Magento Meetup: Shipping, Headless Magento and Zero UI
On Thursday 25th January, over 90 guests attended the Magento Meet-up event in London, sponsored by Salmon, a Wunderman Commerce Company, and Dotmailer, to take note of all things Magento Commerce. The meeting was presented by Robyn Potter of Temando, and Yousef Cisco of Harvey Nichols (with our very own Head of Innovation, Naji El-Arifi, sprinkling in some Zero UI on the side). Attendees also had the opportunity to casually chat about their experiences with the platform over some good pizza and beer. So, what was discussed?
Robyn Potter: Magento 2.2.2 and online shipping
Robyn Potter, Head of Accounts at Temando, opened the meeting by discussing the changing nature of consumer behaviours, and how the Magento 2.2.2 platform can help businesses meet their ever-growing demands. Research uncovered that consumers demand greater online shipping choice; indeed, research shows that 54% of respondents believe the cost of shipping is too high, with 39% of consumers abandoning their baskets due to the unavailability of free shipping. In the UK, we’re spoilt for choice, so it is imperative your business gives the consumer what they want; otherwise, your customers will look for better shopping and shipping experiences elsewhere. Can your business afford to lose almost two fifths of your customers? Robyn doesn’t think so.
But that’s where Magento comes into play… Robyn explained the Magento 2.2.2 platform can offer your business an intelligent, multi-carrier solution to turn shipping and fulfilment into a lucrative machine, giving you the opportunity to connect effortlessly with global carriers and provide your consumers the service they expect which, in turn, increases cart conversion and revenue. So, you end up with a win-win situation; your customers are happy, and your business will reap the rewards!
Yousef Cisco: Harvey Nichols and Headless Commerce
Following a short networking opportunity to (undoubtedly) discuss nothing but the exciting world of Magento Commerce, Yousef Cisco, Harvey Nichols’ front-end lead, presented a specific brand example of Headless Magento implementation. Harvey Nichols customers enjoy a seamless, enjoyable in-store experience, reinforced by fantastic support and stylish displays - Harvey Nichols wanted to take this further and provide this experience to their customers in an online environment. Yousef shared insight into how the Magento 1.13 platform was employed to build a scalable cloud hosted solution across three Harvey Nichols websites. Using the partially headless Magento platform, Harvey Nichols was able to create a bespoke boutique online store, which provided their customers with a significantly larger marketplace inventory and a better customer journey and experience.
Naji El-Arifi: Zero UI and future retail technologies
Last, but not least, Naji El-Arifi introduced the audience to SLAM; Salmon’s process of pushing both ourselves and our clients forward by keeping us as close as possible to the bleeding edge of technology breakthroughs. Naji and the SLAM team recently attended the 2018 CES event in Las Vegas, where technological breakthroughs and next-generation innovations are demonstrated to those who, like Naji, thrive on future technological innovations. So, it’s safe to say he knows a lot about how Zero UI will shape the future of retail.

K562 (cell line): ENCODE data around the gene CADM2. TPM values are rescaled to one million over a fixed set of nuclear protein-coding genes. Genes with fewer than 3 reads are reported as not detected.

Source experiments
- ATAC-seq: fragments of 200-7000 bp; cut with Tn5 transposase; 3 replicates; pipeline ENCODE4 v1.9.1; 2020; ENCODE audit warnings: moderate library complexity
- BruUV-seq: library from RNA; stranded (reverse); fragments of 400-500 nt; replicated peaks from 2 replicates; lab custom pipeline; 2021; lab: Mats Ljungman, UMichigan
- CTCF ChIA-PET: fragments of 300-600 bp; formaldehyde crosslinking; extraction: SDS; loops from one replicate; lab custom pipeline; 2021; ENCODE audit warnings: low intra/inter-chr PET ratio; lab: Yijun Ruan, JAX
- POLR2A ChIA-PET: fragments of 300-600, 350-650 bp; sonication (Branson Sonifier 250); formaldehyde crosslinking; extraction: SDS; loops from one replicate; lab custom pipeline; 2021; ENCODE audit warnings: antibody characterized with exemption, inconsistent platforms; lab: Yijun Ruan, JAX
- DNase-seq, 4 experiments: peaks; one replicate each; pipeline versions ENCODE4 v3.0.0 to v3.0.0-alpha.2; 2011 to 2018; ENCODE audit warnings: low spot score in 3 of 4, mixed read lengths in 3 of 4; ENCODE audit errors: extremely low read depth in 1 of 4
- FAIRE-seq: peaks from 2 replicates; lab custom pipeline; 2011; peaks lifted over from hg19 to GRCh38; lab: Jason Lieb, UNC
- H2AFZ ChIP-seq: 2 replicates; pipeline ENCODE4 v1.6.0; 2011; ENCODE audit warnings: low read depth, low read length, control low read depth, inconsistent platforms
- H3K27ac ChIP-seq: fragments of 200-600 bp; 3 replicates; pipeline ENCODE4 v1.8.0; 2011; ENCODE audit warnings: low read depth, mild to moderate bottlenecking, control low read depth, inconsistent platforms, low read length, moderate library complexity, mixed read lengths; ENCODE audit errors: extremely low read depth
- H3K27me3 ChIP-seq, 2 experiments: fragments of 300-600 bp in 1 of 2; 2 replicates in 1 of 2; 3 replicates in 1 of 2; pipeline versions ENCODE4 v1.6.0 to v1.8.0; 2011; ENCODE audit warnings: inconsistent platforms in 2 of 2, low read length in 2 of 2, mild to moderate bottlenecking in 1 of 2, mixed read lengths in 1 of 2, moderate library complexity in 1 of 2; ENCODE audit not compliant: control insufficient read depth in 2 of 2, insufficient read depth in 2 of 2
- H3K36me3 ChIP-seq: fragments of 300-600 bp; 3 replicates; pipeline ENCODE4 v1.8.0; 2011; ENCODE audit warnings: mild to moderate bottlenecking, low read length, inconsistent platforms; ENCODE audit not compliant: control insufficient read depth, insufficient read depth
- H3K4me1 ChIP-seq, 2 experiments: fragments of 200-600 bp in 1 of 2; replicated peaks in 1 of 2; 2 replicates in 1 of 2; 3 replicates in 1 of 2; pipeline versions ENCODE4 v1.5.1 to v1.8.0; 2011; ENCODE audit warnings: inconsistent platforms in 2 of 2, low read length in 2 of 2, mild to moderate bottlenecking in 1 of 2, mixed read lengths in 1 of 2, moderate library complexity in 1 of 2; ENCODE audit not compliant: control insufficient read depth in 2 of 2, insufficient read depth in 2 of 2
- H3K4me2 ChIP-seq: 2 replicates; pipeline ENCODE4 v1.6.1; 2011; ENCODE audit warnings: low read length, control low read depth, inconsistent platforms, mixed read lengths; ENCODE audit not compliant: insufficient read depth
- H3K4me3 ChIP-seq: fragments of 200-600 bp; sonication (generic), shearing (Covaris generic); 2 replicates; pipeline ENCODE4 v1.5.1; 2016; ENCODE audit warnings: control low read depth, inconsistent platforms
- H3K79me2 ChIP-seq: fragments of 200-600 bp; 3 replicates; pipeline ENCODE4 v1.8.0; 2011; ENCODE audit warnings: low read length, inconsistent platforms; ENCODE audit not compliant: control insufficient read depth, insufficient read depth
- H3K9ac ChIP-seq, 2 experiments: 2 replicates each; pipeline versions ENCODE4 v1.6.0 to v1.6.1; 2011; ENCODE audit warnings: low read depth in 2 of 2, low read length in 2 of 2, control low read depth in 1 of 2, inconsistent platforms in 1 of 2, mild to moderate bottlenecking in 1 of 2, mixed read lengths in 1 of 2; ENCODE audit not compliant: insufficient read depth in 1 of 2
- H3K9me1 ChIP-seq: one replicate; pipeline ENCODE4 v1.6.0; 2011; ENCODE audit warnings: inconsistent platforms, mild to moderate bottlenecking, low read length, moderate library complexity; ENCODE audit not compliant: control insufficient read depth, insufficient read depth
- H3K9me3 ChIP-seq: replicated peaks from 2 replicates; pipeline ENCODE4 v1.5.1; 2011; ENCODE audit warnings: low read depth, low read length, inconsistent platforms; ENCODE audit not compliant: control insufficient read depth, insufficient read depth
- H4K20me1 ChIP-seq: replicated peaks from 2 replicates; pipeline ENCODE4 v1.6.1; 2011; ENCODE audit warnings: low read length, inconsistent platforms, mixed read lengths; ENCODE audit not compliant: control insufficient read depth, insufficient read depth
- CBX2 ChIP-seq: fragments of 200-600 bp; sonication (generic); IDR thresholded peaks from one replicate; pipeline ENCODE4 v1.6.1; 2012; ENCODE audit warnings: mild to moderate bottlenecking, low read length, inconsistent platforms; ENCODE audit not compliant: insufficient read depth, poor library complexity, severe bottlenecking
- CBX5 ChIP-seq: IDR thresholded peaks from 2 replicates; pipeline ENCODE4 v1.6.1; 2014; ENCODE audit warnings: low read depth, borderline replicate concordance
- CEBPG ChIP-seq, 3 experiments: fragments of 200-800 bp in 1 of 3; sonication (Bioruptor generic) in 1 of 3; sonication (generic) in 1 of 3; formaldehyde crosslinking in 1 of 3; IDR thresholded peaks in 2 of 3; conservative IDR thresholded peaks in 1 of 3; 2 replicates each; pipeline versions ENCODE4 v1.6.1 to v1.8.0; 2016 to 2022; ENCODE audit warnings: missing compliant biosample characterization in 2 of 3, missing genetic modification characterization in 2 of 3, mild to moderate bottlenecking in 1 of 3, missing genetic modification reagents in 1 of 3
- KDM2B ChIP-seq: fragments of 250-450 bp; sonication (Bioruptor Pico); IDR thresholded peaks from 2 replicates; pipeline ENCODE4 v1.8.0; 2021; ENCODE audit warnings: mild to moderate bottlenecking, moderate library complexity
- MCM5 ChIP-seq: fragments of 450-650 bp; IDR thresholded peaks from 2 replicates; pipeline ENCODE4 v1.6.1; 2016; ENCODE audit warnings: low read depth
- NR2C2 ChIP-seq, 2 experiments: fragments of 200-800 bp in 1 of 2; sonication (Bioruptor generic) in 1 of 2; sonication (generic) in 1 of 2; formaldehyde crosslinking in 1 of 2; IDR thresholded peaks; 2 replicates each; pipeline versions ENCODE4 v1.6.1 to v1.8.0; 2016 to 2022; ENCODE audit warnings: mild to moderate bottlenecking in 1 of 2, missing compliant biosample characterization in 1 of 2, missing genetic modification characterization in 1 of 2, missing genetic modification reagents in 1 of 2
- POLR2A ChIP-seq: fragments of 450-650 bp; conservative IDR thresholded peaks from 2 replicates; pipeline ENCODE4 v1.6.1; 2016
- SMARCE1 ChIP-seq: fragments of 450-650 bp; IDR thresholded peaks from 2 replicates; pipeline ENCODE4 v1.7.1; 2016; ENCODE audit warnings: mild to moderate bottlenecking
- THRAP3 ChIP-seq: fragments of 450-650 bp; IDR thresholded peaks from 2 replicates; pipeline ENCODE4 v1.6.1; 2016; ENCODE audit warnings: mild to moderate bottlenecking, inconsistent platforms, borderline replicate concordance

Naji began by explaining the concept of Zero UI; the use of voice and gestures with the help of digital assistants to browse and shop online. Brands all over the world are embracing Zero UI technology, from devices such as Google Home and Amazon Echo that access the internet using your voice, to wi-fi enabled kettles that order filters for you when you’re running low, and even a toilet that allows you to control basic functions without the use of a remote (although, to me, that seems a little weird). He also discussed the most noteworthy advancement in Zero UI; the new Amazon Go store that launched this week in Seattle. It’s possibly the dawn of in-store shopping’s future; you walk into the store, scan your Amazon Go app, take what you want from the shelves and leave. The sensors dotted around the store recognise your account and what you have placed in your bag and charge your account.
Think that’s as far as Zero UI will go? Well, you’re wrong! Naji discussed the concept of BCI, known to you and me as the brain-computer-interface. Simply put, we will be able to interact with devices using just our thoughts, leaving the physical movement of our lips or flick of a switch completely obsolete. Facebook is investing a significant amount of time and money into BCI, with the aim for us to type at 100wpm just using our brains. There is a small catch though… at the moment you need an electrode implanted into your brain. Nissan is also investing significant effort into this technology, recently announcing a range of vehicles that respond to your thoughts (with a headset on, mind you) 300 milliseconds before you physically make a move.
But why should retailers pay attention to all of this? Naji explained that Zero UI has become increasingly popular in recent years; in fact, there was a 35x increase in voice usage between 2008 and 2016, and 20% of Android searches were done using voice in 2016 alone. We are clearly in the race to digitise everything, and consumers are asking our computers and hand-held devices to do more complex tasks. In short, Zero UI will be a major interface and voice will lead the charge, and it is crucial that retailers consider their own Zero UI journey, otherwise they will be left floundering.